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Opinion

June 16, 2016

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Reforming the bureaucracy

Reforming the bureaucracy

The bureaucracy in Pakistan has become a relic. It is a place where people accept defaults without question, follow rules without explanation, and clung to traditions and technologies long after they have become obsolete. Except a few lonely wolves here and there, most people working there never question long held assumptions. Conformity is encouraged and rewarded. Anyone who comes up with innovative ideas is considered a heretic, a disrupter and a trouble-maker. The seniors, in particular, like subordinates who never challenge their authority and wisdom. Critical feedback is construed as insubordination and against the principle of esprit de corps. All this leads to inefficiency, lethargy, and rigidity.

Last year, a lady was diagnosed with the Hepatitis C virus. She was advised to use interferon injections for six months. Unfortunately, the treatment proved ineffective and she had to try Sovaldi (sofosbuvir), which costs around two hundred thousand, for another six months. Due to financial difficulties, she applied to Pakistan Baitulmal for support in January this year. The case has been going through the multi-layered, obsolete, corruption-ridden system since then and God knows how long she will wait to finally get a response.

As a matter of principle and need, the bureaucracy in Pakistan should go on superannuation if it cannot reform itself into a modern organisation. It suffers from inertia, red-tapism, and over-centralisation. Public administration in Pakistan emerged from circumstances and values that were fundamentally different from those which underpin and shape the country today. Pakistan inherited an administrative system that was geared to serve British interests in the Subcontinent and had very little to do with provision of public services.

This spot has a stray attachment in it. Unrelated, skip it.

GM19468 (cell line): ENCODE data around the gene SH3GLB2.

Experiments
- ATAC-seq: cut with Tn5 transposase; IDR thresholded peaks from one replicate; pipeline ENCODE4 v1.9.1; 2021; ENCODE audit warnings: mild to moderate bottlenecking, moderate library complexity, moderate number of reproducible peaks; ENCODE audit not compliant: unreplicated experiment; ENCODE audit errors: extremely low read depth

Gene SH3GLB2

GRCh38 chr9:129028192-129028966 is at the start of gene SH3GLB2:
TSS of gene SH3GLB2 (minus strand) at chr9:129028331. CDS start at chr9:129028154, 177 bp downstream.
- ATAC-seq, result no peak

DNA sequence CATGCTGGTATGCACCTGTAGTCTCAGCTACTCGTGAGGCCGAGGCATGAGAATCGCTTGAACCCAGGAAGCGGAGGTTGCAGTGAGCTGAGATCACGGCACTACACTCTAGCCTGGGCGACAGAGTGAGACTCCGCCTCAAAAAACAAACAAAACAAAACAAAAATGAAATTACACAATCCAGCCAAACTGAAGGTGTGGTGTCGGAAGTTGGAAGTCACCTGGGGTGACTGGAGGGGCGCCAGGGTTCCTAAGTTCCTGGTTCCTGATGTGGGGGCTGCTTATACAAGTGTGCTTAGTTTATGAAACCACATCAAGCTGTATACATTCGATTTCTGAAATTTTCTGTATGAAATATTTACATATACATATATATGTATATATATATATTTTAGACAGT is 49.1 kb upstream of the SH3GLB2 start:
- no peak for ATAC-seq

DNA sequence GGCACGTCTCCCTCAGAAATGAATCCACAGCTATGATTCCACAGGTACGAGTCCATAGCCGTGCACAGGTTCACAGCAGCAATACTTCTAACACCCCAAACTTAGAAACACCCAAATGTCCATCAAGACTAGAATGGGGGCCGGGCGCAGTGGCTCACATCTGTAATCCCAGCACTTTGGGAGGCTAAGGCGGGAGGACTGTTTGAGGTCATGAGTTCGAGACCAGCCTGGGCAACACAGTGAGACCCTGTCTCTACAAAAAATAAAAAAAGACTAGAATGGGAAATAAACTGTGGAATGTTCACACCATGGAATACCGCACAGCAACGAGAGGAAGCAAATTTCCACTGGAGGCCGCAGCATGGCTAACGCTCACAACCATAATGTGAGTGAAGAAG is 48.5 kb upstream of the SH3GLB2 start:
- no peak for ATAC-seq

After Partition, it was decided in principle to continue with the present organisation and administrative system and make a few adjustments for the new functions. The 1948 Pay and Service Commission led by M Munir reflected this approach. The focus was on streamlining pay structures of public servants working in different departments. This patchwork neither feasible nor desirable given the requirements of dynamic development activities. Another exercise was done in 1955 under the supervision of Barnard Galdieux for creating an entirely new machinery for socio-economic development, but this too proved ineffective due to resistance from vested interests and political disorder in the country.

The most radical civil service reforms were introduced by Z A Bhutto in the 1970s, and later by General Musharraf in the form of the devolution plan. In both cases, attention was focused more on a narrow objective of taking away the powers of bureaucrats than on modernising and strengthening institutions for the purpose of good governance. Actually, the problem is not the people working in the public sector; it is the rotten system which encourages and rewards sluggishness and selfishness.

Many countries have transformed public organisations into effective instruments of service delivery by bringing in management practices from the private sector. For example, instead of paying employees on the basis of qualification and experience, a new system of performance-based pay and promotion has been introduced in most OECD countries to punish free riders and reward high achievers. Another way of increasing efficiency and reducing wastage is to make extensive use of information technology. The concept of e-government has revolutionised many services in the public sector around the world. Creation of autonomous bodies with governing boards is yet another tried and tested reform initiative for enhancing efficiency and effectiveness of the public sector.

Where it is not possible to revamp public organisations, the government may choose to go for privatisation. In most OECD countries, the role of government is to provide policy framework to the private sector for delivering such services as healthcare, education, sanitation, and communication, and energy production and distribution etc. In Pakistan, organizations like Pakistan Steel, PIA, and Pakistan Railways have yet to realise their full potential. Overstaffing and organisational politics have turned them into white elephants. We already have success stories in the telecommunication and banking sectors. The business of government is not to do business but to provide an enabling environment to the private sector for service delivery by putting a credible regulatory regime in place.

The writer teaches at the Sarhad University. Email: [email protected]

 

 

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